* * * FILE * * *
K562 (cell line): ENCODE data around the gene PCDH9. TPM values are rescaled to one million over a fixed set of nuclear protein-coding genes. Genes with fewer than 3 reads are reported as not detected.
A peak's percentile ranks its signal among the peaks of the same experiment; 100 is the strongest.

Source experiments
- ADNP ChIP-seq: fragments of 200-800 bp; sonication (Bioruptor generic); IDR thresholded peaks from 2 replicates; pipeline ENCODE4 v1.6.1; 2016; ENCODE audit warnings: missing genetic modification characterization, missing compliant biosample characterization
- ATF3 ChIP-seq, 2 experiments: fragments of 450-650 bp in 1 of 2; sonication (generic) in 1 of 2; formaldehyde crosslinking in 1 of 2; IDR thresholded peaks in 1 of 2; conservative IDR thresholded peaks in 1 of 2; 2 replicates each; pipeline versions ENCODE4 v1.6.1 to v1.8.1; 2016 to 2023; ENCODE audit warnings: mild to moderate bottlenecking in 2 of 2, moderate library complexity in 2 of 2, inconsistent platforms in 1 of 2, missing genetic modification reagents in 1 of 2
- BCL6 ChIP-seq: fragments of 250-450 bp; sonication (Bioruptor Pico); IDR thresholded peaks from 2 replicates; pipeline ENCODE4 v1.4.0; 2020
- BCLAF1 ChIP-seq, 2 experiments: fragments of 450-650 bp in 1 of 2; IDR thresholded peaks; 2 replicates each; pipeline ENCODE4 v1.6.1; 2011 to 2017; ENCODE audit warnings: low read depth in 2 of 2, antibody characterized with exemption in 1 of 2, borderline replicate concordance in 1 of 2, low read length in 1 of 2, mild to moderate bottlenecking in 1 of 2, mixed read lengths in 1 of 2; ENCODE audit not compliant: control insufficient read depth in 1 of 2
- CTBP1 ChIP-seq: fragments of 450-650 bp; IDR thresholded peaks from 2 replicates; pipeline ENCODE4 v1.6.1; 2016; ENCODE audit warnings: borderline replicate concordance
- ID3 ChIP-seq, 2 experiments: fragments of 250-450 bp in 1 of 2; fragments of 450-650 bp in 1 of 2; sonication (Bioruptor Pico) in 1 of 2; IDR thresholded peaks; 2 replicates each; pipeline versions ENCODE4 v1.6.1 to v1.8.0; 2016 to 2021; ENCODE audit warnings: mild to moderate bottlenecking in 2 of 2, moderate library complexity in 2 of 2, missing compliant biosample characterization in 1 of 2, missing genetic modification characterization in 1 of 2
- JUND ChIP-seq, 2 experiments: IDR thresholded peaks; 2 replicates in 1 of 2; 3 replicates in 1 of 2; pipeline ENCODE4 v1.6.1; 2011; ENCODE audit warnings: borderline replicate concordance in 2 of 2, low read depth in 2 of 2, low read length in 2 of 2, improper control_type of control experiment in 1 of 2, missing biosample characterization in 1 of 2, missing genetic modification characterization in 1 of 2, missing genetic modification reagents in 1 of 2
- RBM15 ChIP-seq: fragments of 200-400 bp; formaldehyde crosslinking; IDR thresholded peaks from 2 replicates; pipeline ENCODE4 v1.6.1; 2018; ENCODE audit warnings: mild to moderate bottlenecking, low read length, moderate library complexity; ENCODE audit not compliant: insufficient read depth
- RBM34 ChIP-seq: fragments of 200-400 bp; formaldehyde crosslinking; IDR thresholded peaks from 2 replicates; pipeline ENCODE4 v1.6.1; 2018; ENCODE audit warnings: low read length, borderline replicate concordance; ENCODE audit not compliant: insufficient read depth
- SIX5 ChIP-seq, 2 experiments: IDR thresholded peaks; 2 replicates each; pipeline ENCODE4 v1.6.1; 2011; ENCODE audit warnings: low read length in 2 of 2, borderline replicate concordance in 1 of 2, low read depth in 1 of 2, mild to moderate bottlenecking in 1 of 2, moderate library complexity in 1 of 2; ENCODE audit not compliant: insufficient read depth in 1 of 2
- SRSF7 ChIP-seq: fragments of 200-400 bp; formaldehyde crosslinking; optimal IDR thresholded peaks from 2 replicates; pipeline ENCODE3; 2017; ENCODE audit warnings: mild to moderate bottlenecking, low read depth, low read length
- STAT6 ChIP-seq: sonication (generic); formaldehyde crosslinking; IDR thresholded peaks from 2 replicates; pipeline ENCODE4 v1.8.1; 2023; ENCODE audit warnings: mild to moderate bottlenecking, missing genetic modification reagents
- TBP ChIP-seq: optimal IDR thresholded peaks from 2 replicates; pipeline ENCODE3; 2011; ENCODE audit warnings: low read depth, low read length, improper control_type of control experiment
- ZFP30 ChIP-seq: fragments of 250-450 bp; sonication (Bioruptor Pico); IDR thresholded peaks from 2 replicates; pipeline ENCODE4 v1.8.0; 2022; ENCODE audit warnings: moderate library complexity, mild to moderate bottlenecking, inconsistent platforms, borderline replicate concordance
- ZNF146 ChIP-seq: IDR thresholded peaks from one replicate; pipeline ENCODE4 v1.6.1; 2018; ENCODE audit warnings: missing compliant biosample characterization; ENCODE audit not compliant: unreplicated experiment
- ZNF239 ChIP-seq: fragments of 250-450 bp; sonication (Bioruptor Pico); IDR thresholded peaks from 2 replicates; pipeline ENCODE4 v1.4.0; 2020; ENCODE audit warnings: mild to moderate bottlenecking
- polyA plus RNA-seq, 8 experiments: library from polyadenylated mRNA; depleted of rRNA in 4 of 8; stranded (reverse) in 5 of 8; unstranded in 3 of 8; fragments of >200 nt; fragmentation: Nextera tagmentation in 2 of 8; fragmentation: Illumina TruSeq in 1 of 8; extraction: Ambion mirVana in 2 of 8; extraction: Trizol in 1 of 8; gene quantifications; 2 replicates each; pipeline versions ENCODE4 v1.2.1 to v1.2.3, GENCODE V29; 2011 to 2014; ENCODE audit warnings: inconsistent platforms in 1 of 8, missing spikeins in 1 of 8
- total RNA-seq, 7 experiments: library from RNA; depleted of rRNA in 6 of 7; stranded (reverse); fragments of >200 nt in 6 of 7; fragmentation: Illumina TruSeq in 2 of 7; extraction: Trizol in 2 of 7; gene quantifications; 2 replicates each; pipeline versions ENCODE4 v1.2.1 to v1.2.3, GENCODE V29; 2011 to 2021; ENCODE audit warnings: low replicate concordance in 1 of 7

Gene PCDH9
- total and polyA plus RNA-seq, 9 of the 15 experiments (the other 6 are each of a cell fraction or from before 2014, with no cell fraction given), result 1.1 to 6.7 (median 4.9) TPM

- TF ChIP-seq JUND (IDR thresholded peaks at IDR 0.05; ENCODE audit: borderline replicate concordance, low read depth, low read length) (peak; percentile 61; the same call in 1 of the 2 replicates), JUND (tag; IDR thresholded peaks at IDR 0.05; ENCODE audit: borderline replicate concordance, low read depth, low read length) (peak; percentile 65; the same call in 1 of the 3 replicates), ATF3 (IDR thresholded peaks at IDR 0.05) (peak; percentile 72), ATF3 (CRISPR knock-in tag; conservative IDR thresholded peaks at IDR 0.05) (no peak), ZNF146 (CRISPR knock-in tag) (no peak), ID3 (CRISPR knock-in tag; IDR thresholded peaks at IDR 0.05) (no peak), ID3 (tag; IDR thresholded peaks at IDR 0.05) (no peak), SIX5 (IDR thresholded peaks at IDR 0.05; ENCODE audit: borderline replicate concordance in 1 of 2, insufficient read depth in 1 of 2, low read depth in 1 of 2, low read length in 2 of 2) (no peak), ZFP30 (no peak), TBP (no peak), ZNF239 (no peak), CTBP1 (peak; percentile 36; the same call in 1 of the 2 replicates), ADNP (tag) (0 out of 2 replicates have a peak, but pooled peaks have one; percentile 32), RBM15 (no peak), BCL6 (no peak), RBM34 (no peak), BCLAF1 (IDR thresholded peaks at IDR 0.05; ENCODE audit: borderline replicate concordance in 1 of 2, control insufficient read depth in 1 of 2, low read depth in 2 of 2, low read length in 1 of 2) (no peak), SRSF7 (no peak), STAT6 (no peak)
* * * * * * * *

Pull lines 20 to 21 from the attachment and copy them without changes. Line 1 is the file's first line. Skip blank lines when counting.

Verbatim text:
- polyA plus RNA-seq, 8 experiments: library from polyadenylated mRNA; depleted of rRNA in 4 of 8; stranded (reverse) in 5 of 8; unstranded in 3 of 8; fragments of >200 nt; fragmentation: Nextera tagmentation in 2 of 8; fragmentation: Illumina TruSeq in 1 of 8; extraction: Ambion mirVana in 2 of 8; extraction: Trizol in 1 of 8; gene quantifications; 2 replicates each; pipeline versions ENCODE4 v1.2.1 to v1.2.3, GENCODE V29; 2011 to 2014; ENCODE audit warnings: inconsistent platforms in 1 of 8, missing spikeins in 1 of 8
- total RNA-seq, 7 experiments: library from RNA; depleted of rRNA in 6 of 7; stranded (reverse); fragments of >200 nt in 6 of 7; fragmentation: Illumina TruSeq in 2 of 7; extraction: Trizol in 2 of 7; gene quantifications; 2 replicates each; pipeline versions ENCODE4 v1.2.1 to v1.2.3, GENCODE V29; 2011 to 2021; ENCODE audit warnings: low replicate concordance in 1 of 7